Green Budget Coalition Responds to Budget
Ottawa (January 28, 2009) - The Green Budget Coalition caucuses, comprising 20 of Canada’s leading environmental and conservation organizations, today released its response to the 2009 federal budget.
The government did partially fund our recommendation for infrastructure in national parks, providing $75 million of infrastructure funding to improve degrading infrastructure such as roads, visitor centres and campgrounds.
This budget is a missed opportunity to put Canada on a green track. The lack of support for nature is just part of the absent environmental story in this budget. The government’s commitment to amending and streamlining the Navigable Waters Protection Act, the Fisheries Act and the Canadian Environmental Assessment Act could all potentially weaken federal laws that protect our land and water ecosystems.
The budget states “environmental protection will not be compromised.” We will hold them to the highest standard as we scrutinize the regulatory changes. These are critical tools for sustainable development and any weakening of these laws should be a great concern for Canadians. In October 2008 Prime Minister Harper said “we cannot separate environmental and economic policy.” These words ring hollow in light of the proposed 2009 federal budget. The government has failed to recognize that like the economy, the environment is also in crisis, and that protecting nature and conserving natural resources are critical to our economic well-being.
Climate/Ecological Fiscal Reform Caucus
Not only did the budget not include any new support for renewable energy, it de facto let the major support mechanism for renewable electricity come to an end this year. Because the budget failed to renew and expand the ecoENERGY for Renewable Power program, over 1,500 MW of renewable energy projects ― representing private investment of over $3.5 billion ― have been jeopardized.
“This is a very disappointing missed opportunity for Canada to play a leading role in renewable energy,” said Tim Weis, Director of Renewable Energy Policy at the Pembina Institute. “Without any sort of support, we will see renewable energy investment dollars go south of the border.”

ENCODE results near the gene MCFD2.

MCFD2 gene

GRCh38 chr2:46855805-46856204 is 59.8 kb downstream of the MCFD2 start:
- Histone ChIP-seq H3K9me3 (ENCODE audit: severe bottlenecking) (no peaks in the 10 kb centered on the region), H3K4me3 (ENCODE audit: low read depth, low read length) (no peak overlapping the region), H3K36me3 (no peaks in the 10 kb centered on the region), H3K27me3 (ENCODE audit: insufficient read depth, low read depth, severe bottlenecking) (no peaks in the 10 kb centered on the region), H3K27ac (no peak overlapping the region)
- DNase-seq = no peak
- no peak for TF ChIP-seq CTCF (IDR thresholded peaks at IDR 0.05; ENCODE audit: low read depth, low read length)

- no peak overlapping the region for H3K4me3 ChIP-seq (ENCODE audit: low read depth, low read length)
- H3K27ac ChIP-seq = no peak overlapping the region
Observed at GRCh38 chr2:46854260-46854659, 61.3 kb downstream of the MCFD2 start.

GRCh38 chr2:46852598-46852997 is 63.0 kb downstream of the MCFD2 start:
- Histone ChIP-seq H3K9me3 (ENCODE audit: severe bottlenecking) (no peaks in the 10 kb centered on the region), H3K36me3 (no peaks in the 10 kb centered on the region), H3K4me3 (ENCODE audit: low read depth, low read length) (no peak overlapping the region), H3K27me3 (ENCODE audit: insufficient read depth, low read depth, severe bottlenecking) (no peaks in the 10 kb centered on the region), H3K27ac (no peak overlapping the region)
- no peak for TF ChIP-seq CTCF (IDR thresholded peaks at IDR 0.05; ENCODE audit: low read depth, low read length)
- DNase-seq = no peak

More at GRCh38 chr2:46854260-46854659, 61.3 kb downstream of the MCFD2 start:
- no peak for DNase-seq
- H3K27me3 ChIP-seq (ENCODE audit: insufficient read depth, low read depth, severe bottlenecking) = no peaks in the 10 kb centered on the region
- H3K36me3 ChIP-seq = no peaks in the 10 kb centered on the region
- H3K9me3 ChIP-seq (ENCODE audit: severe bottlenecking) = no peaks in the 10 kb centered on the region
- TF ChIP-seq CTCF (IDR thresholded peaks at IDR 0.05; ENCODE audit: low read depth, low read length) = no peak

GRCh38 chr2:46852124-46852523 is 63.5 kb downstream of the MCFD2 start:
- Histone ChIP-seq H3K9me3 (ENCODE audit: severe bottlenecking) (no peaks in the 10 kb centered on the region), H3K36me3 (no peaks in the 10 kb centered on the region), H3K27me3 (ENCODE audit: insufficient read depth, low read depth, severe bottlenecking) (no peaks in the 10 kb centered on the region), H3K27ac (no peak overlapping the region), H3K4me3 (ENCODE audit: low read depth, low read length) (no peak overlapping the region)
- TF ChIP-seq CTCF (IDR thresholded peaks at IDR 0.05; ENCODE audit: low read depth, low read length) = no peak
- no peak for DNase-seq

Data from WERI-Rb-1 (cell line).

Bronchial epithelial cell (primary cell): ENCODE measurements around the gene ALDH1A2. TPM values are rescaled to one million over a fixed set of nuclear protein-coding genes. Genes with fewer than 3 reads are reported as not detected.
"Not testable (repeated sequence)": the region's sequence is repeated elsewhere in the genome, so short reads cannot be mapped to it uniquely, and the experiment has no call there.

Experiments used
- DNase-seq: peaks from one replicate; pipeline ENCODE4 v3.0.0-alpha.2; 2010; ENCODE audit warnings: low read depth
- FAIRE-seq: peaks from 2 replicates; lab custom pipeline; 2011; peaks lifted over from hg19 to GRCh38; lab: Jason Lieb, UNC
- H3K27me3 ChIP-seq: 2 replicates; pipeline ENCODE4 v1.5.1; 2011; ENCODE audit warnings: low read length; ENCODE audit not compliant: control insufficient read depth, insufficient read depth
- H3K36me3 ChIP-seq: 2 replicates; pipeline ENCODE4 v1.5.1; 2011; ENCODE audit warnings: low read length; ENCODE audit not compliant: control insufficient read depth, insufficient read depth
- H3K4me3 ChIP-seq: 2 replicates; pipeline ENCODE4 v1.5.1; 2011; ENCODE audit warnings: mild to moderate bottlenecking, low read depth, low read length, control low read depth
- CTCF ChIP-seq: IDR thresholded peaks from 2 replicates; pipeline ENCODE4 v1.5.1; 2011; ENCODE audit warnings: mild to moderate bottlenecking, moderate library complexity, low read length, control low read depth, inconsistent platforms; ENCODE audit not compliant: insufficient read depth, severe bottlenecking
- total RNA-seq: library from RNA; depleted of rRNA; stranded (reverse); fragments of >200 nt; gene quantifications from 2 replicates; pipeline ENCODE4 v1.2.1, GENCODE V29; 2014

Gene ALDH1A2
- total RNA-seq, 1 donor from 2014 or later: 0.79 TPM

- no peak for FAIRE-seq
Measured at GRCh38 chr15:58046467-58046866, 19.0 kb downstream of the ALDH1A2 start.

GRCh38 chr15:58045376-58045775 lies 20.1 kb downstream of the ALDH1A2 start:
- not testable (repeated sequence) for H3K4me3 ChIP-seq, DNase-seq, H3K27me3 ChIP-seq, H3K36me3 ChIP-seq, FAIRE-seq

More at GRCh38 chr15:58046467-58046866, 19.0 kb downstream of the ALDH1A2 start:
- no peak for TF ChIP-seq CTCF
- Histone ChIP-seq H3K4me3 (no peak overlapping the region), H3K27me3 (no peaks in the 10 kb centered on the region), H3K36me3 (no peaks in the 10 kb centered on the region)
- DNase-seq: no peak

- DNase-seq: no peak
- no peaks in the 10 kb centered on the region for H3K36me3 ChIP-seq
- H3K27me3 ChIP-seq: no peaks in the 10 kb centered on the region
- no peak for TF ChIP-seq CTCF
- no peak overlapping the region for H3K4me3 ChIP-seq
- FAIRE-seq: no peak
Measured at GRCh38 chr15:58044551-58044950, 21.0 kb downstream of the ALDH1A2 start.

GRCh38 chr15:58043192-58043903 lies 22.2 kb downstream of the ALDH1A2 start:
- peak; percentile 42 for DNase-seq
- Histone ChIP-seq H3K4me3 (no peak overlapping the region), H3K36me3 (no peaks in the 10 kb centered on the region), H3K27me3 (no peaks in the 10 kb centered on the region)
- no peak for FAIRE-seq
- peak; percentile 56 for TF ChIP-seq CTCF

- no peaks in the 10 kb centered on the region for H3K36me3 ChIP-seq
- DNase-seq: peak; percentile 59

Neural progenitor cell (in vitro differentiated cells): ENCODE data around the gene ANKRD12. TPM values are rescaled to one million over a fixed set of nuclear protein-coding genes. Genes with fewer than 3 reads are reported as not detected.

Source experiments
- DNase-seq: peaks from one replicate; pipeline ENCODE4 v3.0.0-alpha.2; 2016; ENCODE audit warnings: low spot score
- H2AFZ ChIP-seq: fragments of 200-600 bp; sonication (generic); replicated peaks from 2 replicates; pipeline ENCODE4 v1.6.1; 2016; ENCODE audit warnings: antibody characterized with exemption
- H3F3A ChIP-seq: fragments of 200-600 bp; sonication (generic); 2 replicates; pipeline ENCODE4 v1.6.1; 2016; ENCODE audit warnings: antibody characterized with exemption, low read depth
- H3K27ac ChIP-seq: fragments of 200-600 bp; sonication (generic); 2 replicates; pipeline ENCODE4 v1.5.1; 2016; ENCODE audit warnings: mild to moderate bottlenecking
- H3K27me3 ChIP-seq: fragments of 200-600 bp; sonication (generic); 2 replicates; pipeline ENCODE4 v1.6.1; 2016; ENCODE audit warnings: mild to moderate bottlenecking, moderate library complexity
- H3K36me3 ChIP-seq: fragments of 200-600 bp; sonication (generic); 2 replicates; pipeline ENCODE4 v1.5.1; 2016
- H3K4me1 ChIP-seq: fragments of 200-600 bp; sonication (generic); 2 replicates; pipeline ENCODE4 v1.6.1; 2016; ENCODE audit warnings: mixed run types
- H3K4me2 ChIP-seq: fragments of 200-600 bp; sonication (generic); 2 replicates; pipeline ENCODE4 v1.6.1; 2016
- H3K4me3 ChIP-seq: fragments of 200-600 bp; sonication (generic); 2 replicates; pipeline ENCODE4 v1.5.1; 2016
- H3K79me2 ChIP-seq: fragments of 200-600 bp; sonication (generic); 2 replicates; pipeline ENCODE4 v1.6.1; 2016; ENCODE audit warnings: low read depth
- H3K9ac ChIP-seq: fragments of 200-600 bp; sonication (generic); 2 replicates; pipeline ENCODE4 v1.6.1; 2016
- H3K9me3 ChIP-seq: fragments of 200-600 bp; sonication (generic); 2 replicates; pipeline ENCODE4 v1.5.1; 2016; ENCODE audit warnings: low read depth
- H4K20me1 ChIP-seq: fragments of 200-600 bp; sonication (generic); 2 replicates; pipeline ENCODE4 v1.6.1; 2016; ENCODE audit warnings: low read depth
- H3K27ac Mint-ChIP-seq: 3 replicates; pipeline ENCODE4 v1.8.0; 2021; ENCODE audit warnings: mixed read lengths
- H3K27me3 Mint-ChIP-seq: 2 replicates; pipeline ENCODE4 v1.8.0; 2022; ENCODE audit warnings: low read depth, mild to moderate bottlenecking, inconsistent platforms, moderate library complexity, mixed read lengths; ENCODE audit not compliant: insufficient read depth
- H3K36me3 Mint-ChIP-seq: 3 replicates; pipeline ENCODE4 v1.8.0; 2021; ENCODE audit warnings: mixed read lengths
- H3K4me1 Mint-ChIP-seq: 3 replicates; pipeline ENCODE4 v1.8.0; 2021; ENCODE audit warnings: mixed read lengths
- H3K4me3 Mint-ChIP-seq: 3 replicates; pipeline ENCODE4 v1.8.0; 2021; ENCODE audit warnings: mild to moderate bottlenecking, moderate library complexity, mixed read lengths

The budget does contain an estimated $1.6 billion over the next two years for “clean energy” programs (such as home energy efficiency retrofits) and sustainable energy infrastructure (including modern power lines), as well as funds for developing carbon capture and storage. However, on a per capita basis, this level of investment is four times less than President Obama’s “green stimulus” measures, which include at least $55 billion for clean energy.
This budget immediately leaves Canada lagging far behind the U.S. in deploying clean energy that fights global warming. It also represents a huge missed opportunity to create green jobs in Canada.
“The government has just missed a key opportunity to invest in job creation and promote the health of one of Canada’s most important economic assets,” said Matt Retallack, Senior Project Manager for Pollution Probe. “Broad water conservation and efficiency, alongside investments in water and wastewater infrastructure would create jobs now while saving water, energy, and money, now and in the future. A failure to invest now will only result in a greater cost down the road for future generations.”
"Infrastructure funds should have been geared toward environmental health priorities," said Aaron Freeman, Policy Director for Environmental Defence. "Clean water should be at the top of the list. Yet governments continue to allow this fundamental need to languish, as they prioritize environmentally destructive boondoggles like new highways that increase urban sprawl."
The budget’s investment of $165 million over five years for water and wastewater treatment on First Nations Reserves is encouraging, though modest compared to what is needed. “This funding for water and wastewater infrastructure on First Nations reserves is long overdue, and still falls far short of the Government’s commitments under the Kelowna Accord,” said Theresa McClenaghan, Executive Director, the Canadian Environmental Law Association.
About the Green Budget Coalition
For specific recommendations:
Climate/Ecological Fiscal Reform Caucus:
Pierre Sadik, David Suzuki Foundation